Categories
Tea Etiquette

Devonshire’s Cream Tea and How to Eat a Scone Properly

by Debra Kirkham

cream teaCream tea, was invented in Devonshire England and is a shorter version of Afternoon Tea.  Cream tea consists of a variety of teas, scones, clotted cream and jam.  Afternoon tea is a traditional event with a variety of teas, tea sandwiches, an assortment of cakes and scones.  The beauty of both is in joining with others for this delightful occasion filled with fine conversation of inspiration, and enjoy some laugher too!

How do you eat a scone properly?  Do you butter all at once?  There is that moment when we think of freshly baked warm scones with butter, cream and preserves and we can’t wait for our first bite.

  • Break a small bite size piece
  • Butter (just the small bite)
  • Place a little jam on top
  • Repeat and enjoy
Categories
Tea Etiquette

The Origin of the China Teacup

By Debra Kirkham

tea tea cupsThere is a little history behind every cup of tea and this one begins without the handle in China,                where the enjoyment of a bowl of tea began.  The saucer was used to keep the tea warm, and was placed on top of the bowl.  In the mid-seventeenth century when tea made its adventure and was imported into England, the British received tea with passionate cheer.  The tea bowl then took shape and was introduced to the handle making the perfect couple to this day, the teacup was created.

“Life is a cup to be filled not drained.”  Anonymous

Categories
Tea Etiquette

Afternoon Tea Etiquette

tea by Debra Kirkham

Afternoon tea was meant for discovery and it all began during the early 19th century and was originated by Anna Russell, the Duchess of Bedford.  During those days a midday light lunch was created to get one through without being famished until the normal dinner meal between 7pm – 8:30pm. Anna found this to be an impossible length of time to endure without another refreshment. One afternoon she ordered tea, bread and butter with cakes to be served in her room. She found this afternoon snack to be completely satisfying and sustaining. After some time she like most women, began inviting her friends to join her in this new enjoyable habit with the inspiration of conversation.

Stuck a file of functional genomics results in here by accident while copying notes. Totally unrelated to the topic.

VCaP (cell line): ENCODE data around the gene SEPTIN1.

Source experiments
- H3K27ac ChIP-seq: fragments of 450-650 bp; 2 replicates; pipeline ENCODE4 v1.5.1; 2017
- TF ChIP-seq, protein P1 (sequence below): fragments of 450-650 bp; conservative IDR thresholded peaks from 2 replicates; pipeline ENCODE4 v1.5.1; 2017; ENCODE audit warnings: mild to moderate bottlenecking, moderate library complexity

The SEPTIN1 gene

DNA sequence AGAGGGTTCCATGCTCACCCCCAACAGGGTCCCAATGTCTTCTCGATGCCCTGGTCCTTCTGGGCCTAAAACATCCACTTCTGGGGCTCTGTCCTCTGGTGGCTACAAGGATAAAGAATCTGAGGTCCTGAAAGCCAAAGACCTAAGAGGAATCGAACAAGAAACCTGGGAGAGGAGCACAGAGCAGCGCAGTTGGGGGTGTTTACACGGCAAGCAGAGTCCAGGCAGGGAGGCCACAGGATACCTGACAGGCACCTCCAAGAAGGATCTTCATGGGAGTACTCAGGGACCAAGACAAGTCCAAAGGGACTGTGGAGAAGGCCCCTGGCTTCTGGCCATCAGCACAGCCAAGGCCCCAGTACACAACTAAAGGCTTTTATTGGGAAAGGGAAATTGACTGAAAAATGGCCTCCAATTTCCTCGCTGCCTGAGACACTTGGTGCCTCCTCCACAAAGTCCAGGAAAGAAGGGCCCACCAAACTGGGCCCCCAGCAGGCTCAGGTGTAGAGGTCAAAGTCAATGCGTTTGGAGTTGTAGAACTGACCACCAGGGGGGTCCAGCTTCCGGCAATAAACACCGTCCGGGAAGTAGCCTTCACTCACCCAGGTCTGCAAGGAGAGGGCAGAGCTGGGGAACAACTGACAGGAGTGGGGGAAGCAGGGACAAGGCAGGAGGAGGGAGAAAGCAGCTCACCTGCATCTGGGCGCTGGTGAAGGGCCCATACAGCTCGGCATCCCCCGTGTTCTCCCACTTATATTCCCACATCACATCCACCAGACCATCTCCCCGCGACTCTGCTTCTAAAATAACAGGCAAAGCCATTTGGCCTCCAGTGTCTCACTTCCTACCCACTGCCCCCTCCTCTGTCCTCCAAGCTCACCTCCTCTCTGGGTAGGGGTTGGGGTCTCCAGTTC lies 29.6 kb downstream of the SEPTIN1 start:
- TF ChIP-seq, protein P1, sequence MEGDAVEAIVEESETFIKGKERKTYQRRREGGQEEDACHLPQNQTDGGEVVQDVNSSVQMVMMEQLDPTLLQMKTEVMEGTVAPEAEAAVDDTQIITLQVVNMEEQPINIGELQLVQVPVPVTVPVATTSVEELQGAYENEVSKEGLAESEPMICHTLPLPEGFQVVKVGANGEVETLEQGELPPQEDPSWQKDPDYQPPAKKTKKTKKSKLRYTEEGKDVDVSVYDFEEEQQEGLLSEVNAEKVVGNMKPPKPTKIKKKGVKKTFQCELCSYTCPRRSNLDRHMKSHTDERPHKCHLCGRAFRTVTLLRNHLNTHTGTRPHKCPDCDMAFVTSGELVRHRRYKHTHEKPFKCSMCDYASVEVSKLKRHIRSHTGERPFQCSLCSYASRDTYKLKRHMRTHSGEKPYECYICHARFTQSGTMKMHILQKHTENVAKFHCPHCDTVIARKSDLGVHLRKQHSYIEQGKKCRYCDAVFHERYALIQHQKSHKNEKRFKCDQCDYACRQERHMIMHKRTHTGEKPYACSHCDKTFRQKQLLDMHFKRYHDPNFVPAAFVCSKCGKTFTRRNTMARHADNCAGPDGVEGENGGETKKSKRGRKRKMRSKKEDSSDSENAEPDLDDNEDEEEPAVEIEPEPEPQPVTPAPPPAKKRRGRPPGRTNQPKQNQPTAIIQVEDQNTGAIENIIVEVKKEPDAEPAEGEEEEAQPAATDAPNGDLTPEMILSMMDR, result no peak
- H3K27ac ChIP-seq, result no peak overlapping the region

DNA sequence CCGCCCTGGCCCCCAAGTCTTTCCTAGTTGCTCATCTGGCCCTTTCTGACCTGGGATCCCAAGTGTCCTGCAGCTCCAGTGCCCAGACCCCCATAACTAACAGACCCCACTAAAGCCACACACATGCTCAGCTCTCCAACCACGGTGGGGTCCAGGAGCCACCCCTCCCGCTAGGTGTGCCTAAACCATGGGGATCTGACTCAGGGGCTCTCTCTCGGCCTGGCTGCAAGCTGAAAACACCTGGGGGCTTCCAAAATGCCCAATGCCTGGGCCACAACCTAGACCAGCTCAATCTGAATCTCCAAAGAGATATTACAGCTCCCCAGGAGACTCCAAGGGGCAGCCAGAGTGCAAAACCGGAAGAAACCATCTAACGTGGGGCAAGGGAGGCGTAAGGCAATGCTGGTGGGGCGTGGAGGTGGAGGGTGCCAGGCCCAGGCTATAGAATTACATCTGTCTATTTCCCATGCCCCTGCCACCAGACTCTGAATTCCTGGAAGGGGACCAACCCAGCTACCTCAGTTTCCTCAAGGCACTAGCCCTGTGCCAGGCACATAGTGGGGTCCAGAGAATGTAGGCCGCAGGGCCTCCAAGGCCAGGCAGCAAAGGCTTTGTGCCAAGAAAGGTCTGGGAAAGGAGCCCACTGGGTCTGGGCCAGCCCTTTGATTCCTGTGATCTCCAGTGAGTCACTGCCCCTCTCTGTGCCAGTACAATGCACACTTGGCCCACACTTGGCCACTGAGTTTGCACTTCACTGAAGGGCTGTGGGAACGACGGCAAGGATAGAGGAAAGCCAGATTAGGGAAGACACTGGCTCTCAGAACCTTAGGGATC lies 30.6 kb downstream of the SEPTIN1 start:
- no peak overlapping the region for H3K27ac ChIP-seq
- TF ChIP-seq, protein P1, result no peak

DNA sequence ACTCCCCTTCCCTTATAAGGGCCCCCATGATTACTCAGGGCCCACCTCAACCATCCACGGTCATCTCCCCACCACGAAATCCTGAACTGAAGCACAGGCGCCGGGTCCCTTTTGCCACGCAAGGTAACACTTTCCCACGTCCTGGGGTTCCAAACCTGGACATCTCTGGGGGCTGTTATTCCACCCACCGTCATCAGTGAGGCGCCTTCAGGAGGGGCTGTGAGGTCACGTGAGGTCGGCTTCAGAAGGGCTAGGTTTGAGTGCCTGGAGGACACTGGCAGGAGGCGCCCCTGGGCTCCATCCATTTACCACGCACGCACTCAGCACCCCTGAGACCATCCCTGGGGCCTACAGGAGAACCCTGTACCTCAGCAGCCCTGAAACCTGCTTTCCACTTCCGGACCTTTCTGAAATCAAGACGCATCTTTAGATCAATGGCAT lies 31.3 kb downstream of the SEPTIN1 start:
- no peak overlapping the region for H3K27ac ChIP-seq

Invitations started to make the occasion formal and this new social trend quickly blossomed and was established throughout society in London and then to all the villages of England. The quintessential British meal celebrated in the home progressed into tea gardens and tea rooms and as we see in tradition to this day.

Tea etiquette tips:

•          Be on time

•          Do not take the tea bag and put it in your teacup and bounce to help steep

•          Tea bag should be placed in teapot to steep

•          Do not fill your teacup to the brim so it won’t spill over the edges

•          Do not swirl the tea around in your teacup

•          When standing hold saucer with teacup in the palm of your hands to your waist

•          Hold handle of the teacup using your thumb and one or two fingers

•          Do not raise your pinky

•          Drink slowly without slurps

•          Place tea cup on saucer not on table

•          Eat sandwiches and cakes with your fingers unless sandwich has a full filling then use your fork

•          Place napkin on your lap, and when you leave place the napkin on your chair not on the table

•          Always write a thank you note